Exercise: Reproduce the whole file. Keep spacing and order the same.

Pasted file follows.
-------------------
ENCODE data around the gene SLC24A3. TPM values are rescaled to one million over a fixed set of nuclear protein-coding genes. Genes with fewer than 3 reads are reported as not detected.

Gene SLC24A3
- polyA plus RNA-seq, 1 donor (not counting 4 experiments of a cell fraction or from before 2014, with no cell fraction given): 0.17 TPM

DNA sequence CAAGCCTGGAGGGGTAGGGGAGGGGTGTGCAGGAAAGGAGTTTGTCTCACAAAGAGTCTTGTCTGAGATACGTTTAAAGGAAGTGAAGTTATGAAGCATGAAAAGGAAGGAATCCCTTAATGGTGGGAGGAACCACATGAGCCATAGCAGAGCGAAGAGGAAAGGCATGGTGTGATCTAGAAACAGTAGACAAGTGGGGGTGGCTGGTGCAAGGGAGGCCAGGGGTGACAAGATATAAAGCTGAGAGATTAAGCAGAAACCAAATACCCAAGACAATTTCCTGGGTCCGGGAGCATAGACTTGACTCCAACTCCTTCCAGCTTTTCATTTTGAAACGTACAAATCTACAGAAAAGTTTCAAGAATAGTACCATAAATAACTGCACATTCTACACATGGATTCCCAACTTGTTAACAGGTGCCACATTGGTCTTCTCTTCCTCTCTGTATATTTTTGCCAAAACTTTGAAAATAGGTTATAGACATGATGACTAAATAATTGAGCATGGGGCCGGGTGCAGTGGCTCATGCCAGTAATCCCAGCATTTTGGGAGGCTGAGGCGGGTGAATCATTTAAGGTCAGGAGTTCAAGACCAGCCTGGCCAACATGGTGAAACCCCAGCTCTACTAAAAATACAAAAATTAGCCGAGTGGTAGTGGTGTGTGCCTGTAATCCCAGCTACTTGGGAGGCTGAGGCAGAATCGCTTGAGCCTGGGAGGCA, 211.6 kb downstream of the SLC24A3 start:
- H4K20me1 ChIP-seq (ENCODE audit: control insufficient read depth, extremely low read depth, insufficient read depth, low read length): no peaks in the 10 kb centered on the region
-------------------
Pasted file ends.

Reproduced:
ENCODE data around the gene SLC24A3. TPM values are rescaled to one million over a fixed set of nuclear protein-coding genes. Genes with fewer than 3 reads are reported as not detected.

Gene SLC24A3
- polyA plus RNA-seq, 1 donor (not counting 4 experiments of a cell fraction or from before 2014, with no cell fraction given): 0.17 TPM

DNA sequence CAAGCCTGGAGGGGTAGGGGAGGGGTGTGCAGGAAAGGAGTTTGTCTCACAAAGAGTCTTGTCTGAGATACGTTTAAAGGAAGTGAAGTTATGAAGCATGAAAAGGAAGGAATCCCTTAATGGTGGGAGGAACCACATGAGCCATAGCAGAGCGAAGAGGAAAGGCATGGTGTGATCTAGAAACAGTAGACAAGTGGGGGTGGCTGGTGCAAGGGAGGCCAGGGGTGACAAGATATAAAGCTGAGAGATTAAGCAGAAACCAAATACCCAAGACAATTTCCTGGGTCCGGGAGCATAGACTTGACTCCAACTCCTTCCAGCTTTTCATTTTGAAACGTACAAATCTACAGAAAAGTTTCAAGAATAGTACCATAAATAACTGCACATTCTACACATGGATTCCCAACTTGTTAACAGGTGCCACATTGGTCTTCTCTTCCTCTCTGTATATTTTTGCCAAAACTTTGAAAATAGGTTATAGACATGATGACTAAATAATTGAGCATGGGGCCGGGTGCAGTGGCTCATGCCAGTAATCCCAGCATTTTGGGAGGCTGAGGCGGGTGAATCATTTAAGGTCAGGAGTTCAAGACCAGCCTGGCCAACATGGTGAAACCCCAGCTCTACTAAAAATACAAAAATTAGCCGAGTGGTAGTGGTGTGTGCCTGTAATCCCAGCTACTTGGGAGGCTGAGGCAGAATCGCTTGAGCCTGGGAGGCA, 211.6 kb downstream of the SLC24A3 start:
- H4K20me1 ChIP-seq (ENCODE audit: control insufficient read depth, extremely low read depth, insufficient read depth, low read length): no peaks in the 10 kb centered on the region